We were able to visit the buildings which we had seen earlier, beginning with St Paul's Church. It was built in 1750 by a student of Sir Christopher Wren, on the style of St Peter's Church in London. There is a Royal Pew, reserved for Her Majesty the Queen and her appointed representatives. There are two fonts, one of which is said to have been used to baptise Samuel Cunard who was born nearby. The Halifax Explosion of December 6th 1917 is memorialised in the explosion window. Following the explosion the vestry was used as an emergency hospital, and the bodies of hundreds of the victims were laid in tiers around the walls.
Next we walked up to the Citadel. Unfortunately the Old Town Clock was not open but we did get a good view of the town of Halifax. Then it was back down to visit the Catholic Cathedral Basilica of Saint Mary's. Built in 1820 in Gothic style, on the site of a previous church, there have been a series of renovations culminating in the present structure in 1874. The spire is said to be the highest free-standing granite spire in North America, with the cross at 189 feet above the sidewalk.
We wanted to spend some time in the Maritime Museum of the Atlantic, so that was our last visit. QE2 was due to sail at 16.30, so we had to be "All Aboard" at 16.00. The ground floor of the museum had a number of vintage small craft, and a glass case with a full set of Tug models used in the children's television series Theodore Tugboat. Upstairs in the Age of Steam Gallery there were models of cargo ships and elegant passenger liners. There were three interesting exhibits : the famous Titanic tragedy of 1912; a comprehensive Cunard exhibit and pictures and film from the horror of the 1917 explosion where two ships collided - one of them, Mont Blanc, being an unmarked French munitions ship which was set on fire by sparks and then exploded.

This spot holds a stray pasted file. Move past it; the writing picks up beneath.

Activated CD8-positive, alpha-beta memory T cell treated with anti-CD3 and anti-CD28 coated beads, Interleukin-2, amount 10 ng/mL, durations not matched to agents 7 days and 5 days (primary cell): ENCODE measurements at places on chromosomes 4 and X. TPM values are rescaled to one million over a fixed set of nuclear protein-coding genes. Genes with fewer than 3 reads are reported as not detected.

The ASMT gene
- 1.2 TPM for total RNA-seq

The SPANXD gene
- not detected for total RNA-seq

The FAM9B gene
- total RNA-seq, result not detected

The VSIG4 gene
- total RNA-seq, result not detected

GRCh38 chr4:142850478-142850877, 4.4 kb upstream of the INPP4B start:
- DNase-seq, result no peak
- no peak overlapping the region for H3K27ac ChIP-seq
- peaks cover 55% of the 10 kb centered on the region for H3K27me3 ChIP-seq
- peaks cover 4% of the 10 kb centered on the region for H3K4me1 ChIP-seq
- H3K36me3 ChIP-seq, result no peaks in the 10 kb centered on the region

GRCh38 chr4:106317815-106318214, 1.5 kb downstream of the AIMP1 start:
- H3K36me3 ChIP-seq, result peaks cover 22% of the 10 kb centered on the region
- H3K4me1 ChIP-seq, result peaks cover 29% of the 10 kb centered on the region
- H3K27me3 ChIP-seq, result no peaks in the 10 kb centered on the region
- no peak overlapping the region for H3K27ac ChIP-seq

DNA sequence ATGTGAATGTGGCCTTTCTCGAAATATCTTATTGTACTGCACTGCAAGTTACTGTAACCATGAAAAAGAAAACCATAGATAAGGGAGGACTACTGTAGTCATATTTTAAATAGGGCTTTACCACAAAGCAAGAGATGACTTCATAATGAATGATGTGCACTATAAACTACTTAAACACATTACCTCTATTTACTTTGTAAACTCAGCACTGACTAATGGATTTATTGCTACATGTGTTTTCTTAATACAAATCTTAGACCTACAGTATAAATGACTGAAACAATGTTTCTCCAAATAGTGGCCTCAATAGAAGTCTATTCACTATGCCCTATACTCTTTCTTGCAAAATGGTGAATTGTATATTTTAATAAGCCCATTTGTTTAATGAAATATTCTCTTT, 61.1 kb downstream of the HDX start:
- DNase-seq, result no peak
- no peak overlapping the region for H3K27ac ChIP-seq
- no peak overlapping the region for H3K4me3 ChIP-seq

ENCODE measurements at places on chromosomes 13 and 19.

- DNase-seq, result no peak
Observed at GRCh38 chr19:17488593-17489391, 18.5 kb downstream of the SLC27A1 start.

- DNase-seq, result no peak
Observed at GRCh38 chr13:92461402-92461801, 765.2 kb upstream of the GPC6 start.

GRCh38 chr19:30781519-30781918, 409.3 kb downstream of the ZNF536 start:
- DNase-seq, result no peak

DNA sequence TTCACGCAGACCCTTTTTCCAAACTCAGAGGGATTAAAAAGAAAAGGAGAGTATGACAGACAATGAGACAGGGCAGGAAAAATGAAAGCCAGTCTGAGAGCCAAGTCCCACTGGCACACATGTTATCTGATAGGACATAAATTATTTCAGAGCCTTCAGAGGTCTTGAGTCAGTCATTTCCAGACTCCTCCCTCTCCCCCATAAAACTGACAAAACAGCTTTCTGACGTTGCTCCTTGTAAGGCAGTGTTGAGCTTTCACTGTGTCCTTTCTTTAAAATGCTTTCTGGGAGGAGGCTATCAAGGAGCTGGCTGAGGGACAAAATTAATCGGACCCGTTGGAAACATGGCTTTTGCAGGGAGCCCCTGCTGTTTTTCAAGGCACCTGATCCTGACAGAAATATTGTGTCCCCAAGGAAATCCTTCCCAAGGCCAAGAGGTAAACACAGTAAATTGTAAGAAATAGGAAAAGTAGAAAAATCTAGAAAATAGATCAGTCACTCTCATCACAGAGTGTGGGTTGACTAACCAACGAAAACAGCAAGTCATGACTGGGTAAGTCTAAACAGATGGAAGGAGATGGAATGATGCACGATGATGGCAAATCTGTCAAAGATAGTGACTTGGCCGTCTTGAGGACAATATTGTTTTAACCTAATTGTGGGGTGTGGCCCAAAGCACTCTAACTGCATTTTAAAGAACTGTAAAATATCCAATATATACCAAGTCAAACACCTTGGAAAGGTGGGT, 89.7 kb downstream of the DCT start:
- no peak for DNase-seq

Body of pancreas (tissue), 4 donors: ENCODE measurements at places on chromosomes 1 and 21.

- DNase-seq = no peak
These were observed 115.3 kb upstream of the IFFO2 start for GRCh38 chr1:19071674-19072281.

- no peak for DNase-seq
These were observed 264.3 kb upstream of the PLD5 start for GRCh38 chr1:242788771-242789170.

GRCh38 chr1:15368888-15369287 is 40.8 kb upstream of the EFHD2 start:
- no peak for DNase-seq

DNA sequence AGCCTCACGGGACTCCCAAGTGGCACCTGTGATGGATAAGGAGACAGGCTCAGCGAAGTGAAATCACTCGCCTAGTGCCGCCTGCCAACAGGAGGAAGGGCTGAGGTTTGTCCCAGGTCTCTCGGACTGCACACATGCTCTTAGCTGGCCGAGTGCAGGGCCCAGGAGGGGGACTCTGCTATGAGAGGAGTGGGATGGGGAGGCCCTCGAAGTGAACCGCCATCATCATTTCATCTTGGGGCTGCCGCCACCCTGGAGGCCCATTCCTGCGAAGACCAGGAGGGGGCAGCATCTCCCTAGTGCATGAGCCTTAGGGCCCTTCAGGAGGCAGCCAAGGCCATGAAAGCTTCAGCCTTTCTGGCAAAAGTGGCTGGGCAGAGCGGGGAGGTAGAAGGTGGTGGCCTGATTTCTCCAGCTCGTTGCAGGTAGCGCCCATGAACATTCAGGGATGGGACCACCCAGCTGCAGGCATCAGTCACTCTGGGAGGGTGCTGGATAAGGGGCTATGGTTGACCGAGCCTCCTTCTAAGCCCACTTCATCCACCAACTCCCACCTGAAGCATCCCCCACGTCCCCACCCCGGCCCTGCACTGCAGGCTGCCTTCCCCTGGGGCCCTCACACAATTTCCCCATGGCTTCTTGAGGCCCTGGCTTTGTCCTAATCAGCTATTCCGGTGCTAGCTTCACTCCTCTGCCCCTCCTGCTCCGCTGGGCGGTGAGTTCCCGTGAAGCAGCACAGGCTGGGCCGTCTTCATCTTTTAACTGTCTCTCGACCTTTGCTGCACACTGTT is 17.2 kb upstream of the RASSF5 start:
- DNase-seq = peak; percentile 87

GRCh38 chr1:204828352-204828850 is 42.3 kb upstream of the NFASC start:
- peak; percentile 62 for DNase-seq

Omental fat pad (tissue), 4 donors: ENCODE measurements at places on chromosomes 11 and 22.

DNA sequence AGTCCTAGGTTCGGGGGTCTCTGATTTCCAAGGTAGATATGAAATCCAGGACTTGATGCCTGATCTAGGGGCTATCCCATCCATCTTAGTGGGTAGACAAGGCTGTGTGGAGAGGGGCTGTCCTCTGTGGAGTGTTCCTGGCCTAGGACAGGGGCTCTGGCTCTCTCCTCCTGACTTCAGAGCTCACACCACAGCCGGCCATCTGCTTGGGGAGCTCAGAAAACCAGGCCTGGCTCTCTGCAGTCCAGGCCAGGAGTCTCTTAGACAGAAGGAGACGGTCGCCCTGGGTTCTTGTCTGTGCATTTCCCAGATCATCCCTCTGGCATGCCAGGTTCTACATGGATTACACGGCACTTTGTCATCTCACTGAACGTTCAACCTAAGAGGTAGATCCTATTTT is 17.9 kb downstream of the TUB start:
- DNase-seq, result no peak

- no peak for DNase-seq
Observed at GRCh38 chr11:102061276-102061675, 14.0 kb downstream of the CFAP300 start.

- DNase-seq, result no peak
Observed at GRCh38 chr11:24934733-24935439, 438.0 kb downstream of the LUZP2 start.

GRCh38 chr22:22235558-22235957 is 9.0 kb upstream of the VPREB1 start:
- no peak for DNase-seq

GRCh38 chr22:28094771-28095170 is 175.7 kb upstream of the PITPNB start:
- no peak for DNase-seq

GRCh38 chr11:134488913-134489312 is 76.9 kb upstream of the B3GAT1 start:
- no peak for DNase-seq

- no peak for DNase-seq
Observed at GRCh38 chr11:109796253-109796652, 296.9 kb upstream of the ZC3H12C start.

The 1917 explosion killed thousands and razed much of the town to the ground - the Mont Blanc was carrying nearly 3000 tons of high explosives as well as shells and petroleum and it is still the largest conventional explosion ever. Most of a gun was found 5.5 kilometres away and a 550 kg chunk of anchor was sent over the hills to land near a lake 3.5 kms away. The crew abandoned ship, rowed to the shore opposite and lay in the woods and survived whilst the ship drifted onto Quay 6 and exploded. Meanwhile a railway telegrapher stayed at his key on the wharfs transmitting warnings down the line until he was blown to pieces - shades of Titanic. Examples of Morse keys from both are in the museum along with twisted fragments of the ship.
Entrance to the Museum also gave us entry to CSS Arcadia, a retired hydrographic survey vessel built in England in 1913. The only surviving WWII corvette, HMCS Sackville, is berthed at an adjacent wharf, but we did not have time to visit her. Also at the waterfront we saw the tall ship Silva and a full size tug Theodore Too.
This was our last port in Canada so we wanted to spend our Canadian small change. There was a good opportunity for this because on the waterfront we found Stevens General Store, established in 1914. Here we spent our remaining Canadian dollars on maple syrup lollipops, blueberry preserve and an enormous packet of chips made locally from pasta to add to a bottle of wine on our return.